Wi-Fi extenders can be very useful home networking gadgets for better wireless coverage in the home, but there can be some confusion as to how they work for first time users. For example, will devices automatically connect to them once you’ve set them up? Or do you need to find their network and enter the password every time to connect?
To get devices to auto-connect to an extender, simply check or toggle on the option to “connect automatically” (Windows) or “Auto reconnect” (phones) when connecting to the extender’s network.
Do this the first time you connect, and that device will always connect to the extender when in range, and you don’t have to worry about it.
Do Devices Auto Connect To A Wi-Fi Extender? (Plus How To Set It Up)
Devices will only automatically connect to a Wi-Fi extender (or in fact any router or other access point) if you select this option when connecting to it’s network. This just requires checking a box for Windows/PC devices, or toggling a switch on for phone/tablet devices.
On Windows, it looks something like this (check the box when finding and connecting to the extender’s SSID on your Wi-Fi network list):
And on phones/tablets, it looks something like this (open Settings…. Wi-Fi/Connections menu, find your extender’s network, and click on the Settings/cog icon next to it):
This makes sure your device will always connect to your extender’s network when in range, without you needing to click on it, or punch any passwords in.
If you don’t enable this option, but have entered the extender’s password and connected once before, then you can usually connect again just by manually clicking on it on the network list again. Enabling auto-reconnect just prevents you needing to do this and automatically re-connects you as soon as you’re in range of the extender again.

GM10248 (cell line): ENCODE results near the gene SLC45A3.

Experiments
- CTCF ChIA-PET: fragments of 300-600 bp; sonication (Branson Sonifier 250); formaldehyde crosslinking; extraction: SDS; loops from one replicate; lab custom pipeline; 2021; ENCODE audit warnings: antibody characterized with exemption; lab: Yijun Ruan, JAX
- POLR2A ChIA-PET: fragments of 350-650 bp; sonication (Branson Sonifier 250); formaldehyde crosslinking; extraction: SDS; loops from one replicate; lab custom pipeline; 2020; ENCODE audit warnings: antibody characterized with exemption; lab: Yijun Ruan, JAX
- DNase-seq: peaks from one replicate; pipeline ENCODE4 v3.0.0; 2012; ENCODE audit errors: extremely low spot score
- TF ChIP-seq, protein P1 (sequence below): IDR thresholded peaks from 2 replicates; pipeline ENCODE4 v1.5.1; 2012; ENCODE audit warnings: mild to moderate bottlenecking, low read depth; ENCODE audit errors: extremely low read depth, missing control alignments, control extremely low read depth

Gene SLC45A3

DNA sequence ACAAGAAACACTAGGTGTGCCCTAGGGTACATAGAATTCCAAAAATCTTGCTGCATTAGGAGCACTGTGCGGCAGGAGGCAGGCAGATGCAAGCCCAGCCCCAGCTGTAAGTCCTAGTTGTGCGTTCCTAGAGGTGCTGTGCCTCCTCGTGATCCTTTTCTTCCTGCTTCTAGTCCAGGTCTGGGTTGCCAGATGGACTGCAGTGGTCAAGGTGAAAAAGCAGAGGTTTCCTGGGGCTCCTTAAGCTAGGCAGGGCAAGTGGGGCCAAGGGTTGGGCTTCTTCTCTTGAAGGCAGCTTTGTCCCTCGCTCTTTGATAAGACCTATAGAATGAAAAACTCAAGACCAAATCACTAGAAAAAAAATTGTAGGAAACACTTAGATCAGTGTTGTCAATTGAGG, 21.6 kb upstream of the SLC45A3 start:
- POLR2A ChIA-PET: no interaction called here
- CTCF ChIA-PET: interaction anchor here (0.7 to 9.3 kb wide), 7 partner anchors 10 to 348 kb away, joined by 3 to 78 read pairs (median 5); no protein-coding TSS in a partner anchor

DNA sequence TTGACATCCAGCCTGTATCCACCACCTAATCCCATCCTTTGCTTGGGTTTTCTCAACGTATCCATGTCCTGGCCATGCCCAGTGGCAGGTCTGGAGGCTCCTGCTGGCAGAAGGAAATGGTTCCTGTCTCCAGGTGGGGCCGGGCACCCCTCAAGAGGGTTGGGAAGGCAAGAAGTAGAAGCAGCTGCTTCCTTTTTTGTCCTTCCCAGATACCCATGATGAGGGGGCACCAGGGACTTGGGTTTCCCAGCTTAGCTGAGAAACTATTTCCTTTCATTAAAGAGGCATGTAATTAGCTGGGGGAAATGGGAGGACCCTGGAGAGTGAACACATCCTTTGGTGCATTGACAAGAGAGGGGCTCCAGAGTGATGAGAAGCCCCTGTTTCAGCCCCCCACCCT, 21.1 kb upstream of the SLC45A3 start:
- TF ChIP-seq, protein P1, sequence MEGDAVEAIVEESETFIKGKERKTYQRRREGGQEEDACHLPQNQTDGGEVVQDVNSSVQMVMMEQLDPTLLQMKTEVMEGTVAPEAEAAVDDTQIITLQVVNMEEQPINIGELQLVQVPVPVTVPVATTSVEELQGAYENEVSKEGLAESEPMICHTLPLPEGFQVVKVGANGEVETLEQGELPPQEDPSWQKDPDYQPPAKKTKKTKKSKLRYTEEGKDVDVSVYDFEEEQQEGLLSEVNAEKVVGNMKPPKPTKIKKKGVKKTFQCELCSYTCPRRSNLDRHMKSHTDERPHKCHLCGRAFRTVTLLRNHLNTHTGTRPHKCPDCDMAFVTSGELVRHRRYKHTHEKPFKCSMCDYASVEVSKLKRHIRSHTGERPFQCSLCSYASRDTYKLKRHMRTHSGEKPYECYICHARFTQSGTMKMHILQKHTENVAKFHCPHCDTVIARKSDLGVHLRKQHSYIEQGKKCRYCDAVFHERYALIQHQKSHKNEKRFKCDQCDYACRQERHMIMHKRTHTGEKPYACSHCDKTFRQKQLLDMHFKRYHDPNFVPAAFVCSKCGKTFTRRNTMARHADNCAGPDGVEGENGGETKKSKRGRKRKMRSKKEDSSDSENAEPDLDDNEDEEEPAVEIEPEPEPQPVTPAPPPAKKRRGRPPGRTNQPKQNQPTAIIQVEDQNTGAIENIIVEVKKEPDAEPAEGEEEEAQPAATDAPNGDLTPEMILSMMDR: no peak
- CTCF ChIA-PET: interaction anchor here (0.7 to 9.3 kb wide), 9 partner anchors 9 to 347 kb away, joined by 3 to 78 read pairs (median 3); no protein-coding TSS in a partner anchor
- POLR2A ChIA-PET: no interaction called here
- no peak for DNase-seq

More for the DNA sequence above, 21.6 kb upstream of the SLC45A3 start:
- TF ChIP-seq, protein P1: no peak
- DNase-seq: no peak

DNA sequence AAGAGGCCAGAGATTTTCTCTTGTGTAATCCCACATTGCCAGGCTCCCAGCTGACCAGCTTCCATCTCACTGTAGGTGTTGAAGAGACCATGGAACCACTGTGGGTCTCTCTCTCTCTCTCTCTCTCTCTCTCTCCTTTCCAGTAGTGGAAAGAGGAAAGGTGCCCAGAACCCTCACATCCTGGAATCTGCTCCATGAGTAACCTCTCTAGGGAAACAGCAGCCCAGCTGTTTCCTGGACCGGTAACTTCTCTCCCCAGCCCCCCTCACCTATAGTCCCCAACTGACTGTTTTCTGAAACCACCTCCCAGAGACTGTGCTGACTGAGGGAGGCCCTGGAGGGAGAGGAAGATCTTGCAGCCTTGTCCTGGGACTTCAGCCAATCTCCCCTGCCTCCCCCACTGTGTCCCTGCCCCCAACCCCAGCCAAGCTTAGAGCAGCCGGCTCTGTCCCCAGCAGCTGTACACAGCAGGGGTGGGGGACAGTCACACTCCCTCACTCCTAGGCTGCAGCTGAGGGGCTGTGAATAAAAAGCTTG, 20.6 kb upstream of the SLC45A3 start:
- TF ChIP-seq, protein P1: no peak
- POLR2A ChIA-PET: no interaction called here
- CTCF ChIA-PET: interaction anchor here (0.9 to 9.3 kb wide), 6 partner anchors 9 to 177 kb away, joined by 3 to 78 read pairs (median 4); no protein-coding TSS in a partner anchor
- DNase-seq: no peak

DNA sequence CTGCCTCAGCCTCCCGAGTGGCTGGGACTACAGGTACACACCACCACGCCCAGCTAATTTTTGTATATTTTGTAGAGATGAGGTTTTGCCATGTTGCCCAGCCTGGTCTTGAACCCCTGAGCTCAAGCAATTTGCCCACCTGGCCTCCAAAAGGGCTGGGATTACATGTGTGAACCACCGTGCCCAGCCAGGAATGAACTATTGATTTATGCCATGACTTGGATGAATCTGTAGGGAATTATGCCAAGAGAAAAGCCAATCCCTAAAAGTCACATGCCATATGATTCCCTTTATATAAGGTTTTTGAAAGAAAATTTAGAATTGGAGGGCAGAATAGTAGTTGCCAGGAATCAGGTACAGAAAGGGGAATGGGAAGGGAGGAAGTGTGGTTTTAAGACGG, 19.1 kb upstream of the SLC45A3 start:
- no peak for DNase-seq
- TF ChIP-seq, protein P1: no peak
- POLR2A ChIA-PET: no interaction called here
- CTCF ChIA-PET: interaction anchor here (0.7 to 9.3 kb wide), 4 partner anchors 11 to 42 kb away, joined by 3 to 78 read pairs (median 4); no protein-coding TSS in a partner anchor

Configuring Devices To Auto-Connect To Multiple Access Points
You can use the Auto-connect feature for as many saved networks as you like in your device, as it’s a convenient feature to use.
For example, you can enable this for your extenders, but also for your main router when connecting to that as well. This can act as a kind of network “insurance policy”, whereby if you lose connection to your extender for whatever reason, your device will automatically connect you to your main router instead if possible, as a kind of backup. Vice versa as well.
Therefore it’s a good idea to enable auto-connect for all routers, extenders, mesh nodes or other access points in your home, as it means your devices can fall back on secondary connections if their primary ones fail temporarily, and you’re less likely to lose internet access.
Note however that devices won’t by default automatically connect to the “best” or “fastest” access point. They’ll only connect to a secondary saved network if it’s in range and they lose connection totally with the first access point. The auto-connect feature can act as a kind of backup to ensure there’s always some kind of connection to some access point that’s in range.